Martin Lewis advises consumers on how they can save money through a number of financial products but the Money Saving Expert also helps people manage their existing debts. On this, he covered one of the more problematic debts tonight, those held on credit cards.
Martin explained how credit card debt can be managed and reduced by the use of balance transfer cards.
He noted these cards will allow holders to pay off their debt without having to worry about added interest but he warned: “Now, don’t just apply for one of these that puts a mark on your credit file.
“Instead, use a balance transfer eligibility calculator first, it’ll show you which cards you’re most likely to be accepted for, there are a number of these out there.
“Once you’ve got your choice of cards. You want to go to the card with the lowest fee, within the zero percent lens.”
Martin concluded with the basic rules that should be followed with credit card debt and balance transfers: “Golden rules on balance transfers, never miss your minimum monthly repayment, do clear the debt, shift again before the zero percent ends, or you’ll pay the standard you know 20 percent APR and don’t spend or withdraw cash on these cards, it usually isn’t at the cheap rate.”
Debt could be a defining issue for 2021, with the latest data from the ONS showing millions are set to face financial difficulties in the months ahead.
It was revealed today that by December 2020, nearly nine million people had to borrow more than usual due to the pandemic.
Since June last year, the proportion of workers borrowing £1,000 or more had increased from 35 to 45 percent.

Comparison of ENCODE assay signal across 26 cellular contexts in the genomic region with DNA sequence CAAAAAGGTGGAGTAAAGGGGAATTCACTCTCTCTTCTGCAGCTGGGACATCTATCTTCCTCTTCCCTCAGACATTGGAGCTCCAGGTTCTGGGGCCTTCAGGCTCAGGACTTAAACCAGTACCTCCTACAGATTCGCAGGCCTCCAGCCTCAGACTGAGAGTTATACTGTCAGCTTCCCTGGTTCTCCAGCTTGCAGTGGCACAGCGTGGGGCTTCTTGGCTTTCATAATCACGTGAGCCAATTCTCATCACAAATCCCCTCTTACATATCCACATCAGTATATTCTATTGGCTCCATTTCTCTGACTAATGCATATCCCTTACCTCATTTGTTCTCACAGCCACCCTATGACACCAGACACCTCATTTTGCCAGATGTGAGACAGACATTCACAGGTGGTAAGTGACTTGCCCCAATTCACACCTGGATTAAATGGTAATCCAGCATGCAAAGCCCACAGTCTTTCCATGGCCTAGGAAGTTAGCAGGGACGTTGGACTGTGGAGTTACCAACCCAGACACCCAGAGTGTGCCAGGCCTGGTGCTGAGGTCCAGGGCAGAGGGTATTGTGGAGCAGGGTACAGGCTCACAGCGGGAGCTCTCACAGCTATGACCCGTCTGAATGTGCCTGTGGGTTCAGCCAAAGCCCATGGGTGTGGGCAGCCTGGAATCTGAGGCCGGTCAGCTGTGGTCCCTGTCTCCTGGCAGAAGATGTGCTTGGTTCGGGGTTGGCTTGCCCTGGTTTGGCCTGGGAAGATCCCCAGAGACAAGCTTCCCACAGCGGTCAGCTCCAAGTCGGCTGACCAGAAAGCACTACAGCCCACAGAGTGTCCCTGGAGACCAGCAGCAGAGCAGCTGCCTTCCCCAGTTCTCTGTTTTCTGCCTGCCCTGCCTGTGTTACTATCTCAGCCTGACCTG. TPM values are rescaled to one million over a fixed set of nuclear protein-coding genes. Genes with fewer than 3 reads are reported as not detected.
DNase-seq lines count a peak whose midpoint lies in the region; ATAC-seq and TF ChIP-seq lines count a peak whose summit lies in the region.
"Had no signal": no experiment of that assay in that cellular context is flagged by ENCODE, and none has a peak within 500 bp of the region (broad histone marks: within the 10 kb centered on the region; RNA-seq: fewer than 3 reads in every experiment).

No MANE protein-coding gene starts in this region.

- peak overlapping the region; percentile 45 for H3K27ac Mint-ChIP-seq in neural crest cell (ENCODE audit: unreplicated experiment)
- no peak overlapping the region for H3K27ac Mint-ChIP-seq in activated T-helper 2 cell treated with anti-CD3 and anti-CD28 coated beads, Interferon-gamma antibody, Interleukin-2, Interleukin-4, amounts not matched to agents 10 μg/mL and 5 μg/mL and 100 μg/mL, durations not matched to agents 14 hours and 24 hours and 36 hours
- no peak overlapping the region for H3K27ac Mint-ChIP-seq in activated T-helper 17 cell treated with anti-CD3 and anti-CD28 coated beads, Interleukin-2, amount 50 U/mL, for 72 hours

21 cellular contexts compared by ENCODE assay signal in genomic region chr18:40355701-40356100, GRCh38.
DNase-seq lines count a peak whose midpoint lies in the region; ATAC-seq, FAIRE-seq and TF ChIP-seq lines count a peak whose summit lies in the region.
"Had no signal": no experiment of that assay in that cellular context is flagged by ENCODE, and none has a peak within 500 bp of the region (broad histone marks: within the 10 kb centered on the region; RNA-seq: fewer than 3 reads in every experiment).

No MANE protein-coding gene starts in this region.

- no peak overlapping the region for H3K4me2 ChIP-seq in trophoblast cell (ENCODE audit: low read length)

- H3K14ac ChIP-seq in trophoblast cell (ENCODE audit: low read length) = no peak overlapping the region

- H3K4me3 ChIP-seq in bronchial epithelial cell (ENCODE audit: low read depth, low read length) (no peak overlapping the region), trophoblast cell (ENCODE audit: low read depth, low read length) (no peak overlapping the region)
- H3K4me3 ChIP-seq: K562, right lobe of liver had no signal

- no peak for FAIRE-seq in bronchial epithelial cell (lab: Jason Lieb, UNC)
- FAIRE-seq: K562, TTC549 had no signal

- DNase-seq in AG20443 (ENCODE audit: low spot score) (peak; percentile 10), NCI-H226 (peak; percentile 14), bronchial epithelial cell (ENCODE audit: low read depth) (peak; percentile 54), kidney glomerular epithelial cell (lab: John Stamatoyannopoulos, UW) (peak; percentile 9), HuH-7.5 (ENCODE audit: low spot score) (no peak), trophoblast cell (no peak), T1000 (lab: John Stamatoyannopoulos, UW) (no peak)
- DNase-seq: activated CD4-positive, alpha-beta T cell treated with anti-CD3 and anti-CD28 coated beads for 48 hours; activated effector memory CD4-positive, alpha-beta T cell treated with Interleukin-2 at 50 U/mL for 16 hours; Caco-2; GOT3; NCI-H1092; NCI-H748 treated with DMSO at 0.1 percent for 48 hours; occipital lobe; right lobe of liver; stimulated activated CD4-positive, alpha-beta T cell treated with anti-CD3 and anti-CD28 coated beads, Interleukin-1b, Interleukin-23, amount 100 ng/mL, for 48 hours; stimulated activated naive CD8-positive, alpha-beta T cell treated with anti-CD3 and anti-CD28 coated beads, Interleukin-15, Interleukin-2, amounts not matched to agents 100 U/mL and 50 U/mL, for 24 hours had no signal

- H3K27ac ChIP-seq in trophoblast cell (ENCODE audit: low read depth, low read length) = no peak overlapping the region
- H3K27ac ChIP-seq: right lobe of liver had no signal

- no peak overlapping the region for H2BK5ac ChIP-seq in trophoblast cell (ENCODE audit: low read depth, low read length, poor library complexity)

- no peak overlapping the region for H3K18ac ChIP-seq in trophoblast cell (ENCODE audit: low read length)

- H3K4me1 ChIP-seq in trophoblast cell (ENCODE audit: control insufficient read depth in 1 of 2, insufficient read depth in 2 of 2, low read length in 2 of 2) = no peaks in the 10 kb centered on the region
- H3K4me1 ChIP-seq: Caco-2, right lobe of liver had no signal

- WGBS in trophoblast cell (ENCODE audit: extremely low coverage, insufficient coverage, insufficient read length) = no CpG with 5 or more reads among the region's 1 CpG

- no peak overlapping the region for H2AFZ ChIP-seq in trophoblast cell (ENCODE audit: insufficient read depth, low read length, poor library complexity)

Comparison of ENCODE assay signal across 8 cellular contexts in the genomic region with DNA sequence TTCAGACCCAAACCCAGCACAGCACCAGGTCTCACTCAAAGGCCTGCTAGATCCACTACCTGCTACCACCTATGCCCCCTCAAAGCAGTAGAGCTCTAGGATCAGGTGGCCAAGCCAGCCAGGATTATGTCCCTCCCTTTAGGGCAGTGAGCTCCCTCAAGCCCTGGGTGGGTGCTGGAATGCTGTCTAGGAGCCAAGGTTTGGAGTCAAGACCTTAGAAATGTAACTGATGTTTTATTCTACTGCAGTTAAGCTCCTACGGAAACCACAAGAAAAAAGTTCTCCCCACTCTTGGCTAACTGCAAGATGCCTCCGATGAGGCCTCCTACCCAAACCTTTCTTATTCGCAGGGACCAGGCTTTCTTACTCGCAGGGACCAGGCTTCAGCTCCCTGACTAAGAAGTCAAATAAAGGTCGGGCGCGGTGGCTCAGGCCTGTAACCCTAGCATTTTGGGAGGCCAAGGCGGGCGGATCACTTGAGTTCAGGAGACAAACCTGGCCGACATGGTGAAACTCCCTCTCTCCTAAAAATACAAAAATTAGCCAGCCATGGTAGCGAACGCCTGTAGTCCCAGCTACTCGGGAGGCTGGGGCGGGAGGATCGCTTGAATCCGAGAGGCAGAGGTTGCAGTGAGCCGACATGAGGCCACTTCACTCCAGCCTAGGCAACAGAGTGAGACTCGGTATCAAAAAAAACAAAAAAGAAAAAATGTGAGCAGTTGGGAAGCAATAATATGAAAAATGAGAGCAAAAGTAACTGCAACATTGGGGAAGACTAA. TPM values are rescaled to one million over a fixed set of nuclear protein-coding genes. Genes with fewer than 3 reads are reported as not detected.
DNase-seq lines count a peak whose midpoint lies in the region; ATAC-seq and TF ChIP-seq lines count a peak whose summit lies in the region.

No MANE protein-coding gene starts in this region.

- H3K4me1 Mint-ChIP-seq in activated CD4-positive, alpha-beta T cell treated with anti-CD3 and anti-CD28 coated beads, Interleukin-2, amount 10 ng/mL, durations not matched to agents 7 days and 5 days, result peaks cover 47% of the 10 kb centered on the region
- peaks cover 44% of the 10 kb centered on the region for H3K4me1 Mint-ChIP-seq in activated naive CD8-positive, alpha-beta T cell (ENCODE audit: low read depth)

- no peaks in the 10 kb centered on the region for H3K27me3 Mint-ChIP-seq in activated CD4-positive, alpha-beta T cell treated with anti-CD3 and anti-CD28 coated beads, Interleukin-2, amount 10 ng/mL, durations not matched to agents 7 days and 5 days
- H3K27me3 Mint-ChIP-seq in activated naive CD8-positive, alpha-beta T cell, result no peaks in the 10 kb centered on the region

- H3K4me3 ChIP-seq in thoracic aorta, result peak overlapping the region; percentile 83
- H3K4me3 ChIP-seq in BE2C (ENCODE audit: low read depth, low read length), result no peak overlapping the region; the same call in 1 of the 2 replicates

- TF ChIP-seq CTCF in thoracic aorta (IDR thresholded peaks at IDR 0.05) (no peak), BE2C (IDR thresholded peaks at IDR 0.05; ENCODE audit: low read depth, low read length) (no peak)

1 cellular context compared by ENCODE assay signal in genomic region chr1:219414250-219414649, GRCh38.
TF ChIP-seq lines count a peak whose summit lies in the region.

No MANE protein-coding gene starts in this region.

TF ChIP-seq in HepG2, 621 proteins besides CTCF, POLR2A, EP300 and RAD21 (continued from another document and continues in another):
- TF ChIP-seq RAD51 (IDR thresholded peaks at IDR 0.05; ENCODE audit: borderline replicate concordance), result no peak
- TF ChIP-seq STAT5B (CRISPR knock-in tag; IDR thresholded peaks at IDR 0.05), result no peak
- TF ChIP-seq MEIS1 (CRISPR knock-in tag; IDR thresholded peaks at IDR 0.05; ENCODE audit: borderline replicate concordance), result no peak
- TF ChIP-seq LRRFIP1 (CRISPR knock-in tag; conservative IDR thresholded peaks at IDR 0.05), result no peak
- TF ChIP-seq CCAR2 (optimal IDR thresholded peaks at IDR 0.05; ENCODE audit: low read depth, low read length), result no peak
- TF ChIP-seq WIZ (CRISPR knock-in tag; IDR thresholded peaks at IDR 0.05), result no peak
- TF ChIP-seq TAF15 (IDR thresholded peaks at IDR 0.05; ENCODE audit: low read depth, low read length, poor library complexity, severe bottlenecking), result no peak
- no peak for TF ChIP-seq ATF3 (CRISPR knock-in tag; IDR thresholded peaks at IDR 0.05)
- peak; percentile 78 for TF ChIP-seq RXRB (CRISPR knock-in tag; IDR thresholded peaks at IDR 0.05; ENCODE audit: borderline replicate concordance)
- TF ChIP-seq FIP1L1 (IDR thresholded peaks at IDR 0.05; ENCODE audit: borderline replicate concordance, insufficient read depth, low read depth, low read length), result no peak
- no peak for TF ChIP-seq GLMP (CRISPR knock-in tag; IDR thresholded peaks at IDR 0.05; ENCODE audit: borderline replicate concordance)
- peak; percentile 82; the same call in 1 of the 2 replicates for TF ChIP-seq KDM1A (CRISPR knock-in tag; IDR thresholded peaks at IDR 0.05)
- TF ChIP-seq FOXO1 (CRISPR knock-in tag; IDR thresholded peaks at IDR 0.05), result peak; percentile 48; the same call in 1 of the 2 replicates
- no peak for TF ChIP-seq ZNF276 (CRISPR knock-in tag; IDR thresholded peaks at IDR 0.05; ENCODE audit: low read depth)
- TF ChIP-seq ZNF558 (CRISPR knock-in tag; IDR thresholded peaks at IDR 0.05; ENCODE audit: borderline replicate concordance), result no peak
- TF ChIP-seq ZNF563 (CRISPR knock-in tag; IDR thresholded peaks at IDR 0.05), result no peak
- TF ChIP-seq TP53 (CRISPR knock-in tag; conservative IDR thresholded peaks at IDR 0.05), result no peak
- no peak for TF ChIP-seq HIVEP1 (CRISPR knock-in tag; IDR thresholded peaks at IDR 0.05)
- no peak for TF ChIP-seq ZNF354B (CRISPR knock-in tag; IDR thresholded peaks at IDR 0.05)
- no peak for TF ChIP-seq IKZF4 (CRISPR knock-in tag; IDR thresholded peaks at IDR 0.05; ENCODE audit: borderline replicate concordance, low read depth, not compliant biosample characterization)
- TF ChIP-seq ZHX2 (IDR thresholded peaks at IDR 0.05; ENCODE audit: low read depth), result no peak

Kevin Pratt, a personal finance expert and editor of Forbes Advisor UK, commented on this and provided advice on how this debt could be managed: “Household finances for millions of people are under severe stress, so it is crucial that people save money wherever they can.
“That could mean switching energy suppliers to get a cheaper deal at the same time as reducing how much energy they use.
“It could mean going through a bank statement and weeding out any unnecessary direct debits for old subscriptions and memberships that are no longer used.
“Or it could involve moving credit card debt to a balance transfer card that doesn’t charge interest for anything up to two years or more.
“There might be a fee to pay, but escaping hefty interest charges for such a spell could make a big difference to the family’s overall financial situation.”
It should be remembered impartial debt advisors can be sought out for help with this and public institutions can assist with a number of financial problems, with the following being examples:
- The Money Advice Service
- Citizens Advice
- The Money and Pensions Service
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